If you’ve ever seen Sarah Bolger act, it’s stunning how she can go from innocent to cold as ice in a second flat and make it believable. Seriously, check out the under seen “Emelie” for proof. What she does in “A Good Woman is Hard to Find” is portray the quintessence of the lengths parents are willing to go through to protect their children. Not only diving head first in to violence, but the willingness to delve in to darker corners of our own humanity, and what we’re capable of sacrificing in order to create a future for our kids.
The path to redemption is a long and arduous one that can obviously test us and our resolve to the very core. With the South Korean “No Mercy” we see the unfolding of a path of redemption for a woman who has very little in life and is about to see her only good thing be taken away by human cruelty. A mix of “Taken,” “Drive,” and “Dead Man’s Shoes,” Lim Kyoung-tack’s action thriller is a beautifully made, engrossing, and often riveting journey of a woman who is willing to go deep in to the darkness to retriever her sister, and might not have a way back once she’s fulfilled her goal.
For yet another year, Cinema Crazed will be covering the Fantasia International Film Festival, the 23rd edition running from July 11th to August 1st. The festival is famous for featuring some of the most acclaimed and highly anticipated genre films from around the world, and this year is featuring 130 films in its slate. Among them there will be the world premieres of MYSTERY OF THE NIGHT, BLOOD ON HER NAME, STARE, 1BR, THE DEEPER YOU DIG, and HOMEWRECKER; as well there will be events like screenings of classic horror like “The Living Dead at the Manchester Morgue” and the rare TV movie “What Ever Happened to Rosemary’s Baby?”
With the site covering Fantasia again, these are five film premiering that we can’t wait to check out.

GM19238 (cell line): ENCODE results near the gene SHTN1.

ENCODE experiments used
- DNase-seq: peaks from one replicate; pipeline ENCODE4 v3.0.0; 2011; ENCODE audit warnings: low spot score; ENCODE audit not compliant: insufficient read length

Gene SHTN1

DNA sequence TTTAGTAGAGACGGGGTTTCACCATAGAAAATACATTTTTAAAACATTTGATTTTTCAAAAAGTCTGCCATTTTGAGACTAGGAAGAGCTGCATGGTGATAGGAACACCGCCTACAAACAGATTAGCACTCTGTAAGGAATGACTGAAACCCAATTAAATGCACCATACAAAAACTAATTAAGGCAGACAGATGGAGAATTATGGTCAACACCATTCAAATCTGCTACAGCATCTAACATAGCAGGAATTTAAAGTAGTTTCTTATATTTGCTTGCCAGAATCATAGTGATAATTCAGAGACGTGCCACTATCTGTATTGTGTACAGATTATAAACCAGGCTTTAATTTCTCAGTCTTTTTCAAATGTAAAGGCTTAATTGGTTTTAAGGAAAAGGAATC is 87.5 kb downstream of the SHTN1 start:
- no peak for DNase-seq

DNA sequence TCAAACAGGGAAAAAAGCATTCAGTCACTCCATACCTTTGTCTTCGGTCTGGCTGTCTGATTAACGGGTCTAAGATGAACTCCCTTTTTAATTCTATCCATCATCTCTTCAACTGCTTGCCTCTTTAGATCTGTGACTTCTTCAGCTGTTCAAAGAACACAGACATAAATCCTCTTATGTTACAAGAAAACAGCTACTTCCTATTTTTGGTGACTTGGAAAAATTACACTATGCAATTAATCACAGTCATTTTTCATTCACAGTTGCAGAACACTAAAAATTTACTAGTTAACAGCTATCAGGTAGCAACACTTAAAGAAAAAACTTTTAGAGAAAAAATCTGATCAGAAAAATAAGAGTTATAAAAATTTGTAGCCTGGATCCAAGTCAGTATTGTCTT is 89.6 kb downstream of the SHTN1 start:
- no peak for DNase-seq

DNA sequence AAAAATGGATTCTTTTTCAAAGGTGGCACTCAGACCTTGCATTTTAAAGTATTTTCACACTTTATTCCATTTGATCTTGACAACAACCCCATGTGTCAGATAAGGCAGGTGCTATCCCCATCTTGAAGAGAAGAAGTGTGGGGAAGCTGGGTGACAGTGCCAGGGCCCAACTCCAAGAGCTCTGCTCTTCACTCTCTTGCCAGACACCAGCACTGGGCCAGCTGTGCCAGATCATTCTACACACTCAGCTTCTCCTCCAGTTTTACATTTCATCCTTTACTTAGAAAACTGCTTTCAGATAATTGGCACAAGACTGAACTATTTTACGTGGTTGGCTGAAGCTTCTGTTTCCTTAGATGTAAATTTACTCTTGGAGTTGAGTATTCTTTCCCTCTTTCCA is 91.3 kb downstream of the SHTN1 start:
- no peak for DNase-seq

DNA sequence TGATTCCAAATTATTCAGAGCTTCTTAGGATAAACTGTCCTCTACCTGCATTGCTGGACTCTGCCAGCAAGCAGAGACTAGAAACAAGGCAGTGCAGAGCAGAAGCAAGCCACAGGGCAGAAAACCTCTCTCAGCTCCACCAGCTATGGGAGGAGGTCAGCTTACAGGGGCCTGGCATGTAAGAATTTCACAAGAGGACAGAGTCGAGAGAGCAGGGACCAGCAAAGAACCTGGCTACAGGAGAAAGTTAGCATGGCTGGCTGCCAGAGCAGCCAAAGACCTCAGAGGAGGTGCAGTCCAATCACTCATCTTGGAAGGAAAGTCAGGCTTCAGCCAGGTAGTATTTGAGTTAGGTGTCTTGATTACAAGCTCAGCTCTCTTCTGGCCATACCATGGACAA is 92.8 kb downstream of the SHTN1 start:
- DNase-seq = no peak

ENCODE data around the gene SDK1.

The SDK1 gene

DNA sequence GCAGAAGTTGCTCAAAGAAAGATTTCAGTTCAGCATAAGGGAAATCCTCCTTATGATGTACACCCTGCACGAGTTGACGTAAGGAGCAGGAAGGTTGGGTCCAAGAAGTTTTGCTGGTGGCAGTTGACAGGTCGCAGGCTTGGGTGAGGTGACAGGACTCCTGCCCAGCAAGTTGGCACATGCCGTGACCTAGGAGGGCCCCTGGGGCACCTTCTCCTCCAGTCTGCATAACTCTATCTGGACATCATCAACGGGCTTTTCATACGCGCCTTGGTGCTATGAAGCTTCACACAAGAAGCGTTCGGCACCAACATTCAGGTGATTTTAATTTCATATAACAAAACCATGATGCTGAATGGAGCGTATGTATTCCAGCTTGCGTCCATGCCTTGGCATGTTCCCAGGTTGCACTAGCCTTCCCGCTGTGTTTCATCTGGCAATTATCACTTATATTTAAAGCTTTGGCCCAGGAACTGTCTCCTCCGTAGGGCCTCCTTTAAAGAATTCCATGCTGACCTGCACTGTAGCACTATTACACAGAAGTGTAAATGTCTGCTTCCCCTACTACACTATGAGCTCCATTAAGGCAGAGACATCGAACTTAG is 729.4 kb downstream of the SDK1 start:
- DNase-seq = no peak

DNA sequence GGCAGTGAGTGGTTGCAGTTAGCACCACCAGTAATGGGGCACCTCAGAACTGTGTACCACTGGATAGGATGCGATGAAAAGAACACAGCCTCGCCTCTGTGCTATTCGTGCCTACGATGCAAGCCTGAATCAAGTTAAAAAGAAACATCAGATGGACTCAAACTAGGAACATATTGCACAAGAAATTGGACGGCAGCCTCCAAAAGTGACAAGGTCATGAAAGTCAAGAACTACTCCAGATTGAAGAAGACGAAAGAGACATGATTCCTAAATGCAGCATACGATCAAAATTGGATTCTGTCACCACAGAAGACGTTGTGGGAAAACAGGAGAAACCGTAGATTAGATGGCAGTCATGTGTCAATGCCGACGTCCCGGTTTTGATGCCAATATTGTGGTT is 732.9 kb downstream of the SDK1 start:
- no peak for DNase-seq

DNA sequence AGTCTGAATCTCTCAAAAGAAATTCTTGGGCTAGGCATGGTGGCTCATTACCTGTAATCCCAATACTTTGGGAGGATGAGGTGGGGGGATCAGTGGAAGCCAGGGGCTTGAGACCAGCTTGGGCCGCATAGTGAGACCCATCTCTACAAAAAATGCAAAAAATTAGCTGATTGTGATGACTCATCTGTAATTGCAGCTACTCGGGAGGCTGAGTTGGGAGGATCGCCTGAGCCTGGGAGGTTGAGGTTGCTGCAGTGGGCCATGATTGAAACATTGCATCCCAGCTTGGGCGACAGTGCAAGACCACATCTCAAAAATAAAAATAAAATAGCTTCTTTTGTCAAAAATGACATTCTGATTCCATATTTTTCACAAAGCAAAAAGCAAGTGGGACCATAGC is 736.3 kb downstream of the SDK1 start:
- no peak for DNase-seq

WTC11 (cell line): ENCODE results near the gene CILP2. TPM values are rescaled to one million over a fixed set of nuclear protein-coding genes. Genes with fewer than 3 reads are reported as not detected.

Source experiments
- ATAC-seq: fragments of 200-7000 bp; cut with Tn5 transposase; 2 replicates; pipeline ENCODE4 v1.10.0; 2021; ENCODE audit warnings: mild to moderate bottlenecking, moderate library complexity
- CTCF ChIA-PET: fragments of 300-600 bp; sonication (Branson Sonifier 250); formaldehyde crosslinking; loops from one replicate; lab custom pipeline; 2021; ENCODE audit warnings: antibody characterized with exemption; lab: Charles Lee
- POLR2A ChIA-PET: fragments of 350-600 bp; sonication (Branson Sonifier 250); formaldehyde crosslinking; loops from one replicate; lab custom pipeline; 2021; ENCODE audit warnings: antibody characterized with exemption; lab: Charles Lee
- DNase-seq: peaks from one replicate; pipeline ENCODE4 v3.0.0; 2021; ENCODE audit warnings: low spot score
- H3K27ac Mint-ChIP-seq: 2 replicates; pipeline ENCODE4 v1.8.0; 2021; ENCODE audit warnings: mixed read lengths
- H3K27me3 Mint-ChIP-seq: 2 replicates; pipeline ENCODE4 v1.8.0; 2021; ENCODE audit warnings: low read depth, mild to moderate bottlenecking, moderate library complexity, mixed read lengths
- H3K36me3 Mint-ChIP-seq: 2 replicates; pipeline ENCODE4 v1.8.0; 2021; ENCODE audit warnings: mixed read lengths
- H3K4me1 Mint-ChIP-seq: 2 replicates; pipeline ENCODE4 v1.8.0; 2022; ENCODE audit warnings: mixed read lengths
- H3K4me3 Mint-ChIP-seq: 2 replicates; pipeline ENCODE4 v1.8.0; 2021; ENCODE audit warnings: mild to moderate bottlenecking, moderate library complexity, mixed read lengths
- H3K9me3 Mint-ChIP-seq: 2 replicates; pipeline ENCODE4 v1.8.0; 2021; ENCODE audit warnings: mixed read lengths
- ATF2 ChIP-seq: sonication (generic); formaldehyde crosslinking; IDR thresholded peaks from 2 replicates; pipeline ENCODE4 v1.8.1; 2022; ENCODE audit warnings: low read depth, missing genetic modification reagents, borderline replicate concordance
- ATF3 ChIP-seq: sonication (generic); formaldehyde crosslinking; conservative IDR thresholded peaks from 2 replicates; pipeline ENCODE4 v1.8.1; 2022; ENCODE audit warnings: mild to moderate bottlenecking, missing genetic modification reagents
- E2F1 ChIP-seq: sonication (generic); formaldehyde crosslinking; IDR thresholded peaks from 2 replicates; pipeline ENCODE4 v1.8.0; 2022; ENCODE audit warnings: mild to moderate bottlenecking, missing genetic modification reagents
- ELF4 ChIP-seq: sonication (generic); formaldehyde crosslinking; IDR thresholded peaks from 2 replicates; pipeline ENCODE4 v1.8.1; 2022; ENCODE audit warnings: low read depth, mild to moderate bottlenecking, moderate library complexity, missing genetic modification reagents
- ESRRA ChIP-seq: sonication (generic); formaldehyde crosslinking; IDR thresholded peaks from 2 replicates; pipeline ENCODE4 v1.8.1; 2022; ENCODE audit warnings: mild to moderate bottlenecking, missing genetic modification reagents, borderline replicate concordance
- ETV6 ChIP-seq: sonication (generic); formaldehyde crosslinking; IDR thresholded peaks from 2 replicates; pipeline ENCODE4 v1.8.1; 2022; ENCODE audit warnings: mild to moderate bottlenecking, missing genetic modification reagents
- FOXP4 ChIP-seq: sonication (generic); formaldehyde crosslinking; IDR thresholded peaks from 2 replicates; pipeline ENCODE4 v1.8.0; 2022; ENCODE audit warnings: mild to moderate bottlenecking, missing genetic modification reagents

It’s stunning that there has never been much stride made in the realm of possession movies. It seems like “The Exorcist” was the beginning and end of the sub-genre, followed by decades of films that ranged from serviceable to downright abysmal. “Belzebuth” further proves that theory as it’s a middling horror thriller that’s densely packed, kind of confusing, and ironically manages to deliver some good scares from the real life atrocities it depicts rather than the images of demons, evil Jesus Christ, and exorcisms.
Director Sara Summa paints “The Last to See Them” as the anti-thriller, it’s the calm before the storm, as four family members living in a remote farm in the Italian countryside are doomed to die horrendous murders in the middle of the night. What we see is the hours leading up to their death as… well nothing happens. Absolutely nothing happens. Director Sara Summa’s “The Last to See Them” has all the ingredients for a brutally creepy, and unsettling thriller but it amounts to a disappointingly empty posturing of the antithesis of the genre.
It’s only a matter of time until everyone begins to compare “Achoura” to “Stephen King’s It” mainly because they’re so thematically similar and share almost identical story beats. On its own, “Achoura” is a fine horror thriller that explores the loss of innocence, how fleeting innocence is for children, and how the past almost always catches up to us. As a symbol of the very heavy commentary is the rather spooky and interesting monster of the film, the Bougatate, that’s less a figment of imagination, and more a living darkness that devours kids’ joy, and fear.
This year I covered Cinepocalypse’s second shorts block, and for this round the topics included Sex, Blood, and Heavy Metal. Not all of the movies are horror here, nor are they particularly scary, but they’re an interesting variety for the festival.